The hostile state of mind at the TUC conference last week, and the ominous planning of strikes, does not bode well for Industrial relations in the UK over the coming months.
The problem here seems to have been that all the normal stages of a negotiation have been skipped, as a result of the Government’s Pensions Review, and the desired outcome has been declared by the Government without there really being a negotiation.
No doubt the urgent need to control public sector spending has been the driving force behind the Government’s thinking. As they look at the turmoil in EuroZone countries like Greece and Italy, and even the volatile US sovereign debt position, they must feel that the only sensible course of action is to continue to squeeze the public sector’s reliance on the taxpayer so as to demonstrate to Financial markets that the UK has its government spending under control. This makes sense logically – the UK is like any other business or family; if you owe too much money you either have to increase your revenues or cut your costs. Against this backdrop, a requirement for public sector workers to contribute more to their own pension plans as the population ages has some logic.
However, whilst the decision to curb the tax payer’s potential exposure to public sector pensions may make logical sense, it is clearly a decision in in which Union members have a stake and so they will have expected a negotiated solution. When you seek to impose a pre-determined solution on a party that is expecting to negotiate about it then you have to expect that a hostile climate is going to develop. This then results in the party that feels unfairly treated adopting protest tactics by way of punishment. They may not be able to get what they want, but they can make sure that the other party suffers instead! That is the situation in which we now find ourselves.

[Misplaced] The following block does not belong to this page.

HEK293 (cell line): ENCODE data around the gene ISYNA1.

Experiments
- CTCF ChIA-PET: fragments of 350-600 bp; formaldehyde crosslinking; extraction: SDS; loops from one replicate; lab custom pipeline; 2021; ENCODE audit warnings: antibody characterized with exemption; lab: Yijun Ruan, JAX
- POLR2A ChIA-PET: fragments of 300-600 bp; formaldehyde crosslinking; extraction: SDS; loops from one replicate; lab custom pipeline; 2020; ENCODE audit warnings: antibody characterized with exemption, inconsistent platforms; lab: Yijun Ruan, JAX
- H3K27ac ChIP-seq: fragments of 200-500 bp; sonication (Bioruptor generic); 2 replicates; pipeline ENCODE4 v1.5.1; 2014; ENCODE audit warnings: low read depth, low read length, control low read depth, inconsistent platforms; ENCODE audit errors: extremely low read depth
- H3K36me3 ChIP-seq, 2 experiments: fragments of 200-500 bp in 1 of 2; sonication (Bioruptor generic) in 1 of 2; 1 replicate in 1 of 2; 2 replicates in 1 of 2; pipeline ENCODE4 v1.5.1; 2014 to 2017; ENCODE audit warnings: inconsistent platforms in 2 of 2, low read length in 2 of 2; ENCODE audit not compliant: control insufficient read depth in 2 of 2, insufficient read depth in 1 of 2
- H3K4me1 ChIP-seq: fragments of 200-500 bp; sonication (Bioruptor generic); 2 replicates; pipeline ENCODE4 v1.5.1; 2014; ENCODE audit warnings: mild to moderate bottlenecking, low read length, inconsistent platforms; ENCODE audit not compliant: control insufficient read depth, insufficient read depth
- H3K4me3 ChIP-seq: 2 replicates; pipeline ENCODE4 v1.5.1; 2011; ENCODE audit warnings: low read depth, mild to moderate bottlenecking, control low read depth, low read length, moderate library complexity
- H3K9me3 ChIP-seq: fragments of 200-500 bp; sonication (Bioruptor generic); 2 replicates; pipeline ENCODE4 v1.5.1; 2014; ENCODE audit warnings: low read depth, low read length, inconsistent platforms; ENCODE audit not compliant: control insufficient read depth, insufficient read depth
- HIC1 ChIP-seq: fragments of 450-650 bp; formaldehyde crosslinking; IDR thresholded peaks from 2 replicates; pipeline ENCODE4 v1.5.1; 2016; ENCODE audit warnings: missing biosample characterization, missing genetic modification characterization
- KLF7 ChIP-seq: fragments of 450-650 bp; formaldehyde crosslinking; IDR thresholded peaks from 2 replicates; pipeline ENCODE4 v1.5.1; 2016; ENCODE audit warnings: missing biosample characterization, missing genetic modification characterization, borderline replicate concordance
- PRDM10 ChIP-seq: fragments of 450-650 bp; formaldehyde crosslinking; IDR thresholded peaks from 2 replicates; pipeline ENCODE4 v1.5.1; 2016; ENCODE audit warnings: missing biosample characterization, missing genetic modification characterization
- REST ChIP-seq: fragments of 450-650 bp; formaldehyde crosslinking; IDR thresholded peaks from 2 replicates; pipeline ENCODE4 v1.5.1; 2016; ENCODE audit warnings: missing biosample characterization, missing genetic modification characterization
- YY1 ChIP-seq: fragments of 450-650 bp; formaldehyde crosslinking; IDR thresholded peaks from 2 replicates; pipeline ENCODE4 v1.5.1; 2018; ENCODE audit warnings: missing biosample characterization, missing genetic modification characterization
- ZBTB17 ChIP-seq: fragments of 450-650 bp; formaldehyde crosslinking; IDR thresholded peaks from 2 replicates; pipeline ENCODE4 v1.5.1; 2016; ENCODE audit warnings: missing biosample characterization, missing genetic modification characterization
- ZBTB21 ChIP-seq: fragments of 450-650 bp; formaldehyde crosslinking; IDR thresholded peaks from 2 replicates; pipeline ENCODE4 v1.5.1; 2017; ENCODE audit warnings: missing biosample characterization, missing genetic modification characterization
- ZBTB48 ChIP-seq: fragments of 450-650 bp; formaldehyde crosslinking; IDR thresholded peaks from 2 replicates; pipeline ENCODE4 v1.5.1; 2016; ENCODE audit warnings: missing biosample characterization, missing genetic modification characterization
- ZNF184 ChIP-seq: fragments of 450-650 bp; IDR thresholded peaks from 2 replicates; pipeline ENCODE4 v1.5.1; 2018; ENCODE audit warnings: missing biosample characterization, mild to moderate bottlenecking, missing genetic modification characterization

All the usual stages of a negotiation seem to have been missed, including:
- Climate setting
- Exploring the wants and needs on both sides
- Evaluating low value concessions (“coinage”) which can be given away in order to meet a high value need on the other side
When stages to a negotiation have been skipped the only way to defuse the tension and get back to a positive dialogue is to re-set the climate from “hostile” to something more constructive – a “cool” climate which is objective and process-driven would be fine.
Then the other stages in the negotiation can begin to be tackled. The most important next step here will be the “exploring needs” stage. Both sides will have “reassurance” emotional needs in the dispute arising from the fact that this is fundamentally a “values” driven conflict, where both sides interpret the same situation differently for cultural or other reasons. The Government looks at public sector spending on pensions and sees an urgent need to reduce it driven by a sense of fiscal responsibility. The TUC and its members look at the same situation and see a need to protect its members from losing rights they have worked long and hard for.
Faced with this kind of conflict the parties can either find ways to address each other’s needs or find other values which subordinate the main conflict and around which they can agree. For example if we re-framed the issue as “how can we protect the next generation of public sector jobs for our children and for the benefit of society”, I expect both sides would find they had more in common in finding a resolution than they think…